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Posted by on July 13, 2016 at 8:12 am   This post has 8 responses.

Ask a Designer: Favorite Shrubs

For my first Ask a Designer post the question targeted groundcovers. This time it’s shrubs and I asked another fabulous designer about her favorites. Barbara Katz of London Landscapes in Bethesda, Maryland responded that she has “great respect” for these shrubs. (Here’s some of Barbara’s work.) With deciduous shrubs there are...

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Posted by on July 6, 2016 at 1:08 pm   This post has 7 responses.

One Way of Relaxing in an Imperfect Garden

My garden will never be perfect. I know that. And sometimes that makes it hard to relax in. I’ll sit down and try to enjoy being outdoors, but instead I’ll catch myself scanning around for things to add to my mental “want-to-do” list. For my own sanity, there are...

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Posted by on July 5, 2016 at 11:51 pm   This post has 9 responses.

The meadow rue’s lament

Tiny, pendulous, lavender-purple flowers with contrasting yellow stamens appear in late summer in loose, airy clusters atop sturdy, purple flower stems which rise well above the foliage to 4-6′ tall (infrequently to 8′). When massed, the overall effect of the bloom can be spectacular. This is stupid. What am...

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Posted by on July 5, 2016 at 10:08 am   This post has Comments Off on The meadow rue’s lament.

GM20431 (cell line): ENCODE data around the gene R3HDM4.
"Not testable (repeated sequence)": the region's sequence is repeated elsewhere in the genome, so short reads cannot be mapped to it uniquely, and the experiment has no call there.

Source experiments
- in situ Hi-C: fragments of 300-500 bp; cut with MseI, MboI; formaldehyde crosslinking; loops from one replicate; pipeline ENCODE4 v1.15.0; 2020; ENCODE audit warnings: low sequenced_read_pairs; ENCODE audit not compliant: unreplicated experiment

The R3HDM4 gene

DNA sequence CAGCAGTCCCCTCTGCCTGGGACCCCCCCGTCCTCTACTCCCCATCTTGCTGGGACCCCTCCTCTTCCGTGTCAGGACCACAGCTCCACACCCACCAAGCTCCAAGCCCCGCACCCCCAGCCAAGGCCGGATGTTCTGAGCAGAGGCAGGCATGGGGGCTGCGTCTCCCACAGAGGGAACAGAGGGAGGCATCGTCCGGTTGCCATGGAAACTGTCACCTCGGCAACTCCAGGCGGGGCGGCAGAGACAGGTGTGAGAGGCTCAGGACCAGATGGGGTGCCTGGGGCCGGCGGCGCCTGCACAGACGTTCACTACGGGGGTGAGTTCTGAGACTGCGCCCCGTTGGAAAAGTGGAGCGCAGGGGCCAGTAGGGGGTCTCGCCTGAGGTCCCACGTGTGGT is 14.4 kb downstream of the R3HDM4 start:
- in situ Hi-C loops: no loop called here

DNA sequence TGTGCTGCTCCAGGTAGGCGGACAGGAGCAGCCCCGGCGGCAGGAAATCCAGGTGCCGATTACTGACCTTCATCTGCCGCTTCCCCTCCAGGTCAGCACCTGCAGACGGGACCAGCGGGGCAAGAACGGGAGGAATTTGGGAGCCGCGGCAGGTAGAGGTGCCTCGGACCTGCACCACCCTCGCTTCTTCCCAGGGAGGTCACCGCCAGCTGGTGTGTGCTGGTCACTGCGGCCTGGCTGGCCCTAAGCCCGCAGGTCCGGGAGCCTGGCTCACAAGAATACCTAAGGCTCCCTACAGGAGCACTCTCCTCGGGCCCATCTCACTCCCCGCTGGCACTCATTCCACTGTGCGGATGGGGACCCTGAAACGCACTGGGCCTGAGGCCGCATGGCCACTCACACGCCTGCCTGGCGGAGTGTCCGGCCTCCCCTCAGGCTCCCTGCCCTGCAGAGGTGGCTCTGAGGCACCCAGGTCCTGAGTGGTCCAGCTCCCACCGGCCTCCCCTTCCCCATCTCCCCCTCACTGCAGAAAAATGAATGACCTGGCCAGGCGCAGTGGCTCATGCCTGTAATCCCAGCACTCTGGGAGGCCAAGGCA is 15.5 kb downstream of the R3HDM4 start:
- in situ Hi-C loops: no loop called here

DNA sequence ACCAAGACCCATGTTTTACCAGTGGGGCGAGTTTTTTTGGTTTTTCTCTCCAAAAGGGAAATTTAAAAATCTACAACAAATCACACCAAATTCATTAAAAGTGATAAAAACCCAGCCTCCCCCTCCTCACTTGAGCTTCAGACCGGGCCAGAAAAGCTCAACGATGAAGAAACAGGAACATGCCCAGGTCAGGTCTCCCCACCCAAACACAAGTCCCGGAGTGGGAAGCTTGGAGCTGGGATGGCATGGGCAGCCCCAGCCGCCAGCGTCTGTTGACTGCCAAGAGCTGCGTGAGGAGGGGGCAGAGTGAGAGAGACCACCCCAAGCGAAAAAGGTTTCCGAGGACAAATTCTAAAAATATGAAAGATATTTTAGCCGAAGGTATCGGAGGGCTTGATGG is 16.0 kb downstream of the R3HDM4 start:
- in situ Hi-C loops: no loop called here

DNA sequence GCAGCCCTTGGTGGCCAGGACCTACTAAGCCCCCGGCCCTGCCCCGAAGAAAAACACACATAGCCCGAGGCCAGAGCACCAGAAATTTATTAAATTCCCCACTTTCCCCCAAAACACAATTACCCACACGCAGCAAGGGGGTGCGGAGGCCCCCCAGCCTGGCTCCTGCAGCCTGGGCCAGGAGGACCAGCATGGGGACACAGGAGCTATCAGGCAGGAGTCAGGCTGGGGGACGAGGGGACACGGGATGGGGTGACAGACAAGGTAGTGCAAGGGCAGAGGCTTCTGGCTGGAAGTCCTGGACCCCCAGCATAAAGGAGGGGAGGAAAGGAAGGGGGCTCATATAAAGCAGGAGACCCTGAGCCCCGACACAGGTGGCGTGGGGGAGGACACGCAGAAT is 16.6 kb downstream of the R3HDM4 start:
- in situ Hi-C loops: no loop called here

The Discovery of Daylily World

Folks living along Gilberts Creek Road, a few miles south of Lawrenceburg, Kentucky, must have wondered what was going on this weekend. Twelve tour buses rambled down the country road to visit Daylily World. I didn’t have far to drive. Daylily World is only 6 miles from our Salvisa,...

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Posted by on July 2, 2016 at 9:47 pm   This post has 2 responses.

Any gardener would love “Lab Girl”

It was Amy Stewart’s  review of Hope Jahren’s Lab Girl  in the Washington Post that got my attention. Here’s the blurb the publisher put on the back cover: “Sparkling, unexpected…Delightfully, wickedly funny.  I love this book for its honesty, its hilarity, and its brilliant sharp edges. Powerful and disarming.” Her review, for a...

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Posted by on July 1, 2016 at 8:55 am   This post has 4 responses.

Calling long range forecasting on its BS

He had me at “silly on weather.” A retired, Buffalo-based, 30-year broadcaster and longtime meteorologist,  Don Paul still contributes occasionally to the local paper with smart articles like this one. Reading them is so much more interesting than looking at some guy (or gal) standing in front of an...

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Posted by on June 29, 2016 at 7:26 am   This post has 6 responses.